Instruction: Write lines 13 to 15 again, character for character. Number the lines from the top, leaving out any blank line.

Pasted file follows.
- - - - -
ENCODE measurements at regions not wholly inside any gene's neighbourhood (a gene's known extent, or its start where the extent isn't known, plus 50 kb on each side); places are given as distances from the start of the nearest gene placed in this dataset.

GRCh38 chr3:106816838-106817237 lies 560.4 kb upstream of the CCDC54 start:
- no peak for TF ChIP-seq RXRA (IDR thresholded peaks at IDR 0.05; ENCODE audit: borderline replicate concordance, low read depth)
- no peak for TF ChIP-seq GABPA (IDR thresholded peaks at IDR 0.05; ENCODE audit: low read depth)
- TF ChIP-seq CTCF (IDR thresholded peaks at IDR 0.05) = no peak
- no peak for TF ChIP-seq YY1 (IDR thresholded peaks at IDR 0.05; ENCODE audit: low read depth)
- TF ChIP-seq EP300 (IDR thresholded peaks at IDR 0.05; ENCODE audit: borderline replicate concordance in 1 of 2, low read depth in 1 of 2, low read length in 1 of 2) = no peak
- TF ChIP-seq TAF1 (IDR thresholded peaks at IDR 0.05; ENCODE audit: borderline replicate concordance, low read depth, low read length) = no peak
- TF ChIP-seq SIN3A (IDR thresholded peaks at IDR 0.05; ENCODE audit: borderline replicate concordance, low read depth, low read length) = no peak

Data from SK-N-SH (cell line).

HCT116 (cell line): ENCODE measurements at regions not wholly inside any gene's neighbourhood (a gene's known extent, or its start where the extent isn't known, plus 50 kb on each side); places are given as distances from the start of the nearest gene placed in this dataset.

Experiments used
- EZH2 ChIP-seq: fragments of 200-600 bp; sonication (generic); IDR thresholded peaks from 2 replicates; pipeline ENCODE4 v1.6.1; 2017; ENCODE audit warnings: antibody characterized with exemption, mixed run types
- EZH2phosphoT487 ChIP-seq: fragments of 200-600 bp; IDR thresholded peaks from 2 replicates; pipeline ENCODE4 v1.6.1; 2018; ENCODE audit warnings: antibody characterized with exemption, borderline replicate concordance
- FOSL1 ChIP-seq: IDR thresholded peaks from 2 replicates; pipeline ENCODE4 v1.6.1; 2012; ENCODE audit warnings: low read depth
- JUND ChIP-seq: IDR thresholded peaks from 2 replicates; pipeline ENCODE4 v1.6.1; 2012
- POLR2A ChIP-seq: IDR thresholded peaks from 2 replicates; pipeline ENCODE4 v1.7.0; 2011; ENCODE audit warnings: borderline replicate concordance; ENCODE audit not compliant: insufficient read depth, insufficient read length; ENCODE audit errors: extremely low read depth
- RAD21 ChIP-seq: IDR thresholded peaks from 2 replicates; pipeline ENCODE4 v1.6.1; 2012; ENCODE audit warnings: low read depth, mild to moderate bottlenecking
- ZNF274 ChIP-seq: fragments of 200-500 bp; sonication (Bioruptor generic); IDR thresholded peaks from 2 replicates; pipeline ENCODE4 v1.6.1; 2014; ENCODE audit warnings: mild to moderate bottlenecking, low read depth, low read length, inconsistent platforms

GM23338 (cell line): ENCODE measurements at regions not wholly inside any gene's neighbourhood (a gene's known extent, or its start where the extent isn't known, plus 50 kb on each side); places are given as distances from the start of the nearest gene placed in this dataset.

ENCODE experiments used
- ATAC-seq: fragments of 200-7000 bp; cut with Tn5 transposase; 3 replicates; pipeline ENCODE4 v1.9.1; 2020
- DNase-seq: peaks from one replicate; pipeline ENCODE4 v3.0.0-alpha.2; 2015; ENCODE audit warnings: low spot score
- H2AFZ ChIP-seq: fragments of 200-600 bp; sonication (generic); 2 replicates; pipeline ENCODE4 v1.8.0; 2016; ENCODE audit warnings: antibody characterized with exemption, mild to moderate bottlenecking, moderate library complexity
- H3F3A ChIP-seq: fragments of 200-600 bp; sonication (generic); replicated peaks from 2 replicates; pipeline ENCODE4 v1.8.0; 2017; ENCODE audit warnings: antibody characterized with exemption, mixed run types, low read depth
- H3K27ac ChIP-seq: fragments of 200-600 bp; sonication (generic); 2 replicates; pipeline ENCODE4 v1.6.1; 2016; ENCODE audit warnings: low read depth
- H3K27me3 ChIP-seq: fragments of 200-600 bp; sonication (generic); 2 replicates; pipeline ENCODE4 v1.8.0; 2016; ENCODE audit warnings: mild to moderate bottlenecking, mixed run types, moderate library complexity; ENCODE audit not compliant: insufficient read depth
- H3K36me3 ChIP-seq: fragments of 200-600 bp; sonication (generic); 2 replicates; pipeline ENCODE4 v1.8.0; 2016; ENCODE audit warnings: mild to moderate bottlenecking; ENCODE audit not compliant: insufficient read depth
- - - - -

- EZH2 ChIP-seq: fragments of 200-600 bp; sonication (generic); IDR thresholded peaks from 2 replicates; pipeline ENCODE4 v1.6.1; 2017; ENCODE audit warnings: antibody characterized with exemption, mixed run types
- EZH2phosphoT487 ChIP-seq: fragments of 200-600 bp; IDR thresholded peaks from 2 replicates; pipeline ENCODE4 v1.6.1; 2018; ENCODE audit warnings: antibody characterized with exemption, borderline replicate concordance
- FOSL1 ChIP-seq: IDR thresholded peaks from 2 replicates; pipeline ENCODE4 v1.6.1; 2012; ENCODE audit warnings: low read depth